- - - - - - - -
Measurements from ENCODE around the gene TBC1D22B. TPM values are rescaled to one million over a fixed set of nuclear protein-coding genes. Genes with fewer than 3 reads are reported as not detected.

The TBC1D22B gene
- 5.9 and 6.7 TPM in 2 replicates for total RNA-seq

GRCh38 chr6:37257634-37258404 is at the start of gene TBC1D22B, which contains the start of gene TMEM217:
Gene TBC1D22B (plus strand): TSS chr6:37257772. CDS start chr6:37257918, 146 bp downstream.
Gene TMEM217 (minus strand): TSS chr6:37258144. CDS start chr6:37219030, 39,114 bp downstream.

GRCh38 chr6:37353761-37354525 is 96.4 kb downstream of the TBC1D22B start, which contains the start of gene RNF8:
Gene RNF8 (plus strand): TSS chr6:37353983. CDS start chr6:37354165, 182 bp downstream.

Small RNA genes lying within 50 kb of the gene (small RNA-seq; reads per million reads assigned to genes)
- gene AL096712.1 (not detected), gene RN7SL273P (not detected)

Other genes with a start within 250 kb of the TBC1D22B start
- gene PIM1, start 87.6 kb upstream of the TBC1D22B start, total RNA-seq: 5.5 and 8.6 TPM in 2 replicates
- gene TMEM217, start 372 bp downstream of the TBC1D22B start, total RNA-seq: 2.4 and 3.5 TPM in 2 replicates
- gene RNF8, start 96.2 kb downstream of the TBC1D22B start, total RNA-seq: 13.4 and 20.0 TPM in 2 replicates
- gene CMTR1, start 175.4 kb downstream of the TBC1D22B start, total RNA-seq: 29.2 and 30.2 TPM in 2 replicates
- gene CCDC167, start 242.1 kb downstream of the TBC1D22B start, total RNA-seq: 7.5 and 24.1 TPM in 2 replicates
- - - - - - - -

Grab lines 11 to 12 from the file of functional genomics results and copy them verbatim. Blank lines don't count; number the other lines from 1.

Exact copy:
Other genes with a start within 250 kb of the TBC1D22B start
- gene PIM1, start 87.6 kb upstream of the TBC1D22B start, total RNA-seq: 5.5 and 8.6 TPM in 2 replicates